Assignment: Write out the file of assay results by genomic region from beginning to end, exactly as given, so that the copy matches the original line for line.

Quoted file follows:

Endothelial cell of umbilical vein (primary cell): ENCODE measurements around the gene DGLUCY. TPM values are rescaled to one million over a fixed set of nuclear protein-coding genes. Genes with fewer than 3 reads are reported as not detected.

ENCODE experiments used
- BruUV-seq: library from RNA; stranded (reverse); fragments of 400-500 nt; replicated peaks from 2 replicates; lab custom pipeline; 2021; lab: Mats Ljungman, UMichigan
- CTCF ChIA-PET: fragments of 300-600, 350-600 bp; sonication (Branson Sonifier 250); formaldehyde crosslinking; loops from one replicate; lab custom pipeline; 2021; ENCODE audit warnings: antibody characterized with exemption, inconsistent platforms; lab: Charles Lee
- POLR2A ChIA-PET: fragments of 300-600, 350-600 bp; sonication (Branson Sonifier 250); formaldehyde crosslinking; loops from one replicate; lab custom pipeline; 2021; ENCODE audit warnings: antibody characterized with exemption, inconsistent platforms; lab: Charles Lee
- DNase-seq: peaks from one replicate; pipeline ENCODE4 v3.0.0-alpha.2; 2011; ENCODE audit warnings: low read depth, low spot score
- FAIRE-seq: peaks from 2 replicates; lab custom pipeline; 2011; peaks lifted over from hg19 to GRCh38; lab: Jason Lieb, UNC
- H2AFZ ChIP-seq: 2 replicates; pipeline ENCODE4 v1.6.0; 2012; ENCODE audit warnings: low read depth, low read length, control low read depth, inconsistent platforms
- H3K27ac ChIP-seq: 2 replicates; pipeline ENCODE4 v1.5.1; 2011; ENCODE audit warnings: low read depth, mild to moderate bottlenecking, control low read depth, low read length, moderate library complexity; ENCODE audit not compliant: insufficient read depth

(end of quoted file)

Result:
Endothelial cell of umbilical vein (primary cell): ENCODE measurements around the gene DGLUCY. TPM values are rescaled to one million over a fixed set of nuclear protein-coding genes. Genes with fewer than 3 reads are reported as not detected.

ENCODE experiments used
- BruUV-seq: library from RNA; stranded (reverse); fragments of 400-500 nt; replicated peaks from 2 replicates; lab custom pipeline; 2021; lab: Mats Ljungman, UMichigan
- CTCF ChIA-PET: fragments of 300-600, 350-600 bp; sonication (Branson Sonifier 250); formaldehyde crosslinking; loops from one replicate; lab custom pipeline; 2021; ENCODE audit warnings: antibody characterized with exemption, inconsistent platforms; lab: Charles Lee
- POLR2A ChIA-PET: fragments of 300-600, 350-600 bp; sonication (Branson Sonifier 250); formaldehyde crosslinking; loops from one replicate; lab custom pipeline; 2021; ENCODE audit warnings: antibody characterized with exemption, inconsistent platforms; lab: Charles Lee
- DNase-seq: peaks from one replicate; pipeline ENCODE4 v3.0.0-alpha.2; 2011; ENCODE audit warnings: low read depth, low spot score
- FAIRE-seq: peaks from 2 replicates; lab custom pipeline; 2011; peaks lifted over from hg19 to GRCh38; lab: Jason Lieb, UNC
- H2AFZ ChIP-seq: 2 replicates; pipeline ENCODE4 v1.6.0; 2012; ENCODE audit warnings: low read depth, low read length, control low read depth, inconsistent platforms
- H3K27ac ChIP-seq: 2 replicates; pipeline ENCODE4 v1.5.1; 2011; ENCODE audit warnings: low read depth, mild to moderate bottlenecking, control low read depth, low read length, moderate library complexity; ENCODE audit not compliant: insufficient read depth